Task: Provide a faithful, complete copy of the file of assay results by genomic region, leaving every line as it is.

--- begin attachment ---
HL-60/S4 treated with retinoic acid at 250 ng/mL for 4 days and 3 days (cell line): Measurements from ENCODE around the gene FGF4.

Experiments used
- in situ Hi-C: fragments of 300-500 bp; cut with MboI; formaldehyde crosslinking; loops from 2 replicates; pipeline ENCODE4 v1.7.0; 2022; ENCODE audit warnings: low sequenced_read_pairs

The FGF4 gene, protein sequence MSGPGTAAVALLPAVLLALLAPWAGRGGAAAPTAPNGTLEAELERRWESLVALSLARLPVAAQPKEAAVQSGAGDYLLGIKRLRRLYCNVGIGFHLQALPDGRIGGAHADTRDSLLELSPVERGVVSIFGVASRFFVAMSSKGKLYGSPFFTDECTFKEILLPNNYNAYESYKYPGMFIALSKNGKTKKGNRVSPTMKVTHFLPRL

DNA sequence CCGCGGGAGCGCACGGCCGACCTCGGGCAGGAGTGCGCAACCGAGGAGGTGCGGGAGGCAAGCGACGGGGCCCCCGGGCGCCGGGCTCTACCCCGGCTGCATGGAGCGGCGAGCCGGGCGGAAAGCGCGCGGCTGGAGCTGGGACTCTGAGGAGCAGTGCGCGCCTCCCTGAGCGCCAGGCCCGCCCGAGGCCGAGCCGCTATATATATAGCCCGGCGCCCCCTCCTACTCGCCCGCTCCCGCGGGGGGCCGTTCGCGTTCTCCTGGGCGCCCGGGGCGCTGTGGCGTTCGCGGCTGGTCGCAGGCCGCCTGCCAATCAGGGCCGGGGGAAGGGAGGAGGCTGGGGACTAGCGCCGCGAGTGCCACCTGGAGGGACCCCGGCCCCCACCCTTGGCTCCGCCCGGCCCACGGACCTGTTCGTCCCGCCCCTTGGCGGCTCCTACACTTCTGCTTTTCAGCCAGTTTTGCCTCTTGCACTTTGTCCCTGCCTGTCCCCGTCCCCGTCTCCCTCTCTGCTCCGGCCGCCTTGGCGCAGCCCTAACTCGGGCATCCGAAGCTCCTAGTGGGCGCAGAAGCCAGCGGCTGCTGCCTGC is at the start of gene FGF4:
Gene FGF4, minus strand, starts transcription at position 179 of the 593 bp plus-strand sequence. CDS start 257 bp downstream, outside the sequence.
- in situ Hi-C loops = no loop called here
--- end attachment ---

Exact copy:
HL-60/S4 treated with retinoic acid at 250 ng/mL for 4 days and 3 days (cell line): Measurements from ENCODE around the gene FGF4.

Experiments used
- in situ Hi-C: fragments of 300-500 bp; cut with MboI; formaldehyde crosslinking; loops from 2 replicates; pipeline ENCODE4 v1.7.0; 2022; ENCODE audit warnings: low sequenced_read_pairs

The FGF4 gene, protein sequence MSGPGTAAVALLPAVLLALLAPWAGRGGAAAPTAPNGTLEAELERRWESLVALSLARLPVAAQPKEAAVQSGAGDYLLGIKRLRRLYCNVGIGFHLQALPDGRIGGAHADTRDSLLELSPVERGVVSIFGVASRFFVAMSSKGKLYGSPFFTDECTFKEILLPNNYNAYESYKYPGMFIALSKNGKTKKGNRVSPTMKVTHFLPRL

DNA sequence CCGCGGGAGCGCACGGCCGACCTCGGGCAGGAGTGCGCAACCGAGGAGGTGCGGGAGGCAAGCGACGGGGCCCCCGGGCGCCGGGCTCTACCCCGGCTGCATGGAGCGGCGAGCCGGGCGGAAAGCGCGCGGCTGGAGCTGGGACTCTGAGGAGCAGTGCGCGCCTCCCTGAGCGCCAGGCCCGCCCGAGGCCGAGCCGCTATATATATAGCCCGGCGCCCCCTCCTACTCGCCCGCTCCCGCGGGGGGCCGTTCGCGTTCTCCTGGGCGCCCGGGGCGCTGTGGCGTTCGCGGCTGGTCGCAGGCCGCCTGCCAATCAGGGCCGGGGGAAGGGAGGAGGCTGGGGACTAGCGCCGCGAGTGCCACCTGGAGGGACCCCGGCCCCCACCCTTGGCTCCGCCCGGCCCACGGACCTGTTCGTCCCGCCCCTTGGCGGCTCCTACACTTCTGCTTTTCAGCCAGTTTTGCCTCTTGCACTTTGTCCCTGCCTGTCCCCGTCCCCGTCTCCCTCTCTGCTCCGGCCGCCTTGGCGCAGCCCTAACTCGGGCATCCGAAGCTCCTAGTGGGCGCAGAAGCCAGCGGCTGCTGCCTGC is at the start of gene FGF4:
Gene FGF4, minus strand, starts transcription at position 179 of the 593 bp plus-strand sequence. CDS start 257 bp downstream, outside the sequence.
- in situ Hi-C loops = no loop called here